- - Tuesday, February 23, 2021

Since being sworn into Congress in January, I have often been asked what my legislative priorities are. I ran on promoting the America First agenda, protecting our Constitutional freedoms, and defending the unborn. These remain my priorities. In addition, expanding access to much-needed broadband in our rural communities is a top priority.

Illinois’ 15th district is 52 percent rural and its farming industry generates more than $19 billion annually. As the agricultural industry continues to become more technologically sophisticated, reliable connectivity is essential.

Since the spring of 2020, many schools still remain closed. Lockdowns have left millions of parents in the unexpected situation of schooling from home. It has been reported to me from families and schools throughout my district that up to 30 percent of faculty and students do not have access to reliable connectivity. To try and adapt, schools have set up portable hotspots to connect public Wi-Fi so children can get their homework done. But who wants to do school in a car? In desperation, some schools are actually printing out hard-copies of assignments and delivering them to the students. Nowhere has the digital divide been more painful than in rural America.

The pandemic has highlighted the critical issue of demand and access for high-speed internet. For example, access to health care in rural areas can be a challenge which urban dwellers cannot understand. It can be dangerously far away. With broadband, telemedicine can offer online doctor video calls and other necessary health care.

Eventually, the pandemic will end, but the need for reliable broadband connectivity will continue. If there could be a silver lining in the COVID-19 crisis, it would be the increased awareness of the lack of broadband in our nation. I am committed to promoting public-private partnerships to work together to provide rural broadband.



The 2018 Farm Bill signed by President Trump made tremendous improvements for rural broadband deployment, authorizing $350 million to the Department of Agriculture’s Rural Broadband Access Loan and Loan Guarantee program, which provides essential assistance to rural America to build out broadband infrastructure. Over the years, the federal government has provided multiple billions of dollars to support the expansion of rural broadband. The COVID-19 relief packages have also included up to $7 billion in federal funding for broadband.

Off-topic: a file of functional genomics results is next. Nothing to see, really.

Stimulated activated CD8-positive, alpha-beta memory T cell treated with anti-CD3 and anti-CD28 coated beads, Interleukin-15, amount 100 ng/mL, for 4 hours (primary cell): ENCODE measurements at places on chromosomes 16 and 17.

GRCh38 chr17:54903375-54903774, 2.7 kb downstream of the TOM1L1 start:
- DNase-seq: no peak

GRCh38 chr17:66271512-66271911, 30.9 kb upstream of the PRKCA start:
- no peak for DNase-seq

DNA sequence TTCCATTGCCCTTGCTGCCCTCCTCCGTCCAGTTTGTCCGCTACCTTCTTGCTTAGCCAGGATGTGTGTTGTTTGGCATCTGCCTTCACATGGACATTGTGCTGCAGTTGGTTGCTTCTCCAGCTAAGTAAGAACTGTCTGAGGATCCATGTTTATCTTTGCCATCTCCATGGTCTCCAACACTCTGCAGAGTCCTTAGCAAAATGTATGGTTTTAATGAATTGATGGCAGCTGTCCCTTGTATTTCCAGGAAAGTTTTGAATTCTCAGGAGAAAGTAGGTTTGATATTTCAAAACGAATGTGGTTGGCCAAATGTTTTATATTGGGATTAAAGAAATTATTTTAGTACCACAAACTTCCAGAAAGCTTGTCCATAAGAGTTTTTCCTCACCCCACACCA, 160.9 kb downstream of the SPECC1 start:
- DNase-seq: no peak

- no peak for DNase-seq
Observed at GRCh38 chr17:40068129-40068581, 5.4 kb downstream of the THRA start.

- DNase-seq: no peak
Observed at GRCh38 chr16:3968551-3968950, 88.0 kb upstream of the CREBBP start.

I believe that public-private partnerships may be the most successful way to help get the internet into rural areas. The federal government needs to make long-term funding commitments to these partnerships. We are excited about Elon Musk’s initiatives with SpaceX as Starlink develops. Hopefully, connectivity for rural America isn’t far away. Musk’s developments and others like it should give rural residents hope that widespread high-speed internet access for rural Americans is within reach. I hope entrepreneurs like Musk partner with us to make broadband available for all Americans.

The pandemic has left permanent changes on how society functions in education, business, healthcare, and frankly, on where people decide to live. This past year has proved that reliable internet service allows people more freedom on where to conduct business and live. Right now, there are people leaving rural areas because of the lack of broadband necessary to conduct business. If strong connectivity was available, some people would choose to live in rural areas because they are attracted to small towns and the lifestyles they offer.

Broadband availability in rural areas continues to be a major topic of concern. Schools, families, businesses, and the agricultural economy depend on it. Bridging the digital divide requires all hands on deck.

• U.S. Representative Mary Miller, Illinois Republican, serves on the House Agriculture Committee and House Education & Labor Committee. A wife, mother, grandmother, farmer, and business manager, she represents the 33 counties included in the 15th congressional district. Rep. Miller joins 45 freshmen Republican House members elected to the 117th session of Congress.

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